Consumer Price Index, May 2017
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The Consumer Price Index (CPI) rose 1.3% on a year-over-year basis in May, following a 1.6% gain in April.
Overall, energy prices rose less year over year in May than they did in April, with the year-over-year growth rate in gasoline prices slowing to half of what it was the previous month. Declines in food prices continued to moderate.
Excluding food and energy, the CPI was up 1.4% on a year-over-year basis in May, after posting a 1.5% increase in April.
12-month change in the major components
Prices were up in six of the eight major components in the 12 months to May, with the shelter and transportation indexes contributing the most to the year-over-year rise in the CPI. The clothing and footwear index and the food index declined on a year-over-year basis.
Shelter costs grew 1.9% in May on a year-over-year basis, after increasing 2.2% in April. This deceleration was led by the electricity index (-5.5%), which declined year over year for a fifth consecutive month. On a monthly basis, electricity prices were down 3.3% in May, led by declines in Ontario. On a year-over-year basis, the natural gas index rose less in May than in April. Conversely, homeowners' replacement costs were up more in May (+4.4%) than in April (+3.9%).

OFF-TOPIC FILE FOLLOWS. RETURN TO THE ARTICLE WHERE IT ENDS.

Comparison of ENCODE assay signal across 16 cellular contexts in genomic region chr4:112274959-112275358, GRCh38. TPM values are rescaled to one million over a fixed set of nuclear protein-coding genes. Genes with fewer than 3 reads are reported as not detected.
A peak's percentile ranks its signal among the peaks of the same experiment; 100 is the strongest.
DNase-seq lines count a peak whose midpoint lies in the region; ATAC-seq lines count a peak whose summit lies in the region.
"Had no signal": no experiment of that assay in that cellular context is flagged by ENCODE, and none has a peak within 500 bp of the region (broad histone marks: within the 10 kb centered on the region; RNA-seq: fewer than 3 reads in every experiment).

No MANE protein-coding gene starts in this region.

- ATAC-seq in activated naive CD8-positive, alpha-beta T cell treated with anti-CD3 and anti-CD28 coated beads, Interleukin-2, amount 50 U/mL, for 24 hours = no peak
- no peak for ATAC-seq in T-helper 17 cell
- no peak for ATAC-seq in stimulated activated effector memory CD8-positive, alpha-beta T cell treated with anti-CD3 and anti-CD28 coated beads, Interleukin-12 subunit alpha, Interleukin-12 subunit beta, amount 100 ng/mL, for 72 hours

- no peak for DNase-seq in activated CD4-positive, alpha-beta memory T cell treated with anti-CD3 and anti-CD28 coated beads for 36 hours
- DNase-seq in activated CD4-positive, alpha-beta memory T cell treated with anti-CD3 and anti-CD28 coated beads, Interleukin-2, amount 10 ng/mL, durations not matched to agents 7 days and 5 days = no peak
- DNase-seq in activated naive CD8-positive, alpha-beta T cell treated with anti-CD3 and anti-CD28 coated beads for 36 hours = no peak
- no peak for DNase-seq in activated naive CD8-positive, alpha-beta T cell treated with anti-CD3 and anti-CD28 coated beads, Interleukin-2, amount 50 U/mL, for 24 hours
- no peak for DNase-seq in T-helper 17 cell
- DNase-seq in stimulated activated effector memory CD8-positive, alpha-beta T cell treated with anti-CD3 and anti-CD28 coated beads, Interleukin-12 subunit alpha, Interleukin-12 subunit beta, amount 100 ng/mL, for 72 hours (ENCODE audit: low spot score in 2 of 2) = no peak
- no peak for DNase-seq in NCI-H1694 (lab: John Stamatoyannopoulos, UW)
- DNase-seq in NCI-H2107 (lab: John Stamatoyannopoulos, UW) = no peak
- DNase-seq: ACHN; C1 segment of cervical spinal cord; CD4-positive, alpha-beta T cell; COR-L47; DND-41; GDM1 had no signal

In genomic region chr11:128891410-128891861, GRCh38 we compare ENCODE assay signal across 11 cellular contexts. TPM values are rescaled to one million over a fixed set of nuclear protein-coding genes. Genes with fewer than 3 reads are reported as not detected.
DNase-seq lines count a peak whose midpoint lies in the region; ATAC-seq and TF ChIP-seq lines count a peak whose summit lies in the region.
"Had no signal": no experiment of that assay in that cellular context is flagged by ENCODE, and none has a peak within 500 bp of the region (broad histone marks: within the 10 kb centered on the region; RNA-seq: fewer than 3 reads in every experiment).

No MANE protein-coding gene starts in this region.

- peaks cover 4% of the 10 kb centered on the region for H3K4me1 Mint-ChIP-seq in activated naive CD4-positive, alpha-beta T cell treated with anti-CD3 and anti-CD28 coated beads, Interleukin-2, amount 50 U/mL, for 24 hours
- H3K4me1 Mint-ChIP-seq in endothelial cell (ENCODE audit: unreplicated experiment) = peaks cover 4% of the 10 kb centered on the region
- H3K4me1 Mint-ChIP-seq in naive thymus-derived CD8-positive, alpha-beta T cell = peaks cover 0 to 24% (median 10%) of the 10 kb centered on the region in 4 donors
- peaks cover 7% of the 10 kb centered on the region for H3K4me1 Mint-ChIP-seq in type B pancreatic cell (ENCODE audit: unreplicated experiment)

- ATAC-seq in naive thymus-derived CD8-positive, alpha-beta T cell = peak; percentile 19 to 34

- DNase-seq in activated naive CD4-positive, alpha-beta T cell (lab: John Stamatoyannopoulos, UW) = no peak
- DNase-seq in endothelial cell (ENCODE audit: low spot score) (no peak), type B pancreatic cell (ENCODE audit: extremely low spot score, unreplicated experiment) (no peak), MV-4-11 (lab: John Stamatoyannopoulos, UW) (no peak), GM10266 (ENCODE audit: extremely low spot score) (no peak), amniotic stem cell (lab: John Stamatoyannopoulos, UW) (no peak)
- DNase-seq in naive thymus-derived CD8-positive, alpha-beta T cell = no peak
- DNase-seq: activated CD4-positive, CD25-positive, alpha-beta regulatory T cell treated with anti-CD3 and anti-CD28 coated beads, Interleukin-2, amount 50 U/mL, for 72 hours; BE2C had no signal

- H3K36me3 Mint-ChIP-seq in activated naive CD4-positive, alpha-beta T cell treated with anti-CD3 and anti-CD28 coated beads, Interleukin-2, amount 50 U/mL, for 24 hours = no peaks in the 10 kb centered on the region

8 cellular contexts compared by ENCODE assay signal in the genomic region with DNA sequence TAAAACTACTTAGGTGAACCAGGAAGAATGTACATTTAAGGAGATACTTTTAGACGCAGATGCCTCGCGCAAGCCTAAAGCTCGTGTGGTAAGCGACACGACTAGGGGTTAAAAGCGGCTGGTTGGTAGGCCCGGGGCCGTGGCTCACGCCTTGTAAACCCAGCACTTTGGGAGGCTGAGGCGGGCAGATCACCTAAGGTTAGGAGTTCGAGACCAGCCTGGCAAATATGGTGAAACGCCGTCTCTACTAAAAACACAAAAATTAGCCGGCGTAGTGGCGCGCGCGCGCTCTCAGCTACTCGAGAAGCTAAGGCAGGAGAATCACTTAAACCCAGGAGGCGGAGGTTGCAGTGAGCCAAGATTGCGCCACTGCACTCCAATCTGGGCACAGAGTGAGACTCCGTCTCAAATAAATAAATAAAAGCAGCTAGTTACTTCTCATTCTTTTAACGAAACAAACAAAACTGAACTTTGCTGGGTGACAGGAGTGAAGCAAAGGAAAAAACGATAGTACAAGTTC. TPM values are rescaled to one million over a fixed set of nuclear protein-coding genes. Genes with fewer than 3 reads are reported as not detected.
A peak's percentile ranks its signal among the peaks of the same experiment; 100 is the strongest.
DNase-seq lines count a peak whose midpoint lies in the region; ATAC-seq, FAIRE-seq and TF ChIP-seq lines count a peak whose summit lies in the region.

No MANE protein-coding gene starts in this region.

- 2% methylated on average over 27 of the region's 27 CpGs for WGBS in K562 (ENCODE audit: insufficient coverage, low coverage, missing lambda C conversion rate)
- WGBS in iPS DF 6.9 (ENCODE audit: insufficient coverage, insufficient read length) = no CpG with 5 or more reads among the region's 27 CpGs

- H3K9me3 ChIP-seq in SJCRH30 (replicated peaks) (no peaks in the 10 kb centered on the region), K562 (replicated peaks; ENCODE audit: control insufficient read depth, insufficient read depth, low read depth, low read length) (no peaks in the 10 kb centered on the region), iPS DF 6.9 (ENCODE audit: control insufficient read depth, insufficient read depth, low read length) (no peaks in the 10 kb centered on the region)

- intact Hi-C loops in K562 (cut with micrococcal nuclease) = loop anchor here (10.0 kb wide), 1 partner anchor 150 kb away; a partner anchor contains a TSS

The transportation index rose 2.2% over the 12-month period ending in May, compared with 4.2% in April. Gasoline prices contributed the most to this deceleration, up 6.8% on a year-over-year basis in May, after a 15.9% gain in April. The purchase of passenger vehicles index edged up 0.2% in the 12 months to May, marking its smallest year-over-year increase since February 2015. At the same time, the price of air transportation rose more in the 12-month period to May than in April.
The recreation, education and reading index rose 2.5% in the 12 months to May, following a 3.3% increase in April. The travel tours index was up 6.8% year over year in May, after a 9.4% increase in April. Prices for video equipment fell more on a year-over-year basis in May than in April. At the same time, the traveller accommodation index rose 6.3% over the 12-month period ending in May, following a 5.7% increase in April.
In May, the food index was down 0.1% on a year-over-year basis, following a 1.1% decline in April. Prices for food purchased from stores decreased 1.2% year over year in May, with the meat and bakery products indexes contributing the most to the drop. The decline in fresh fruit prices (-1.0%) slowed in May, following a 6.2% decrease in April. Prices for fresh vegetables rose year over year for the first time since August 2016. Meanwhile, prices for food purchased from restaurants posted a 2.4% increase in the 12 months to May.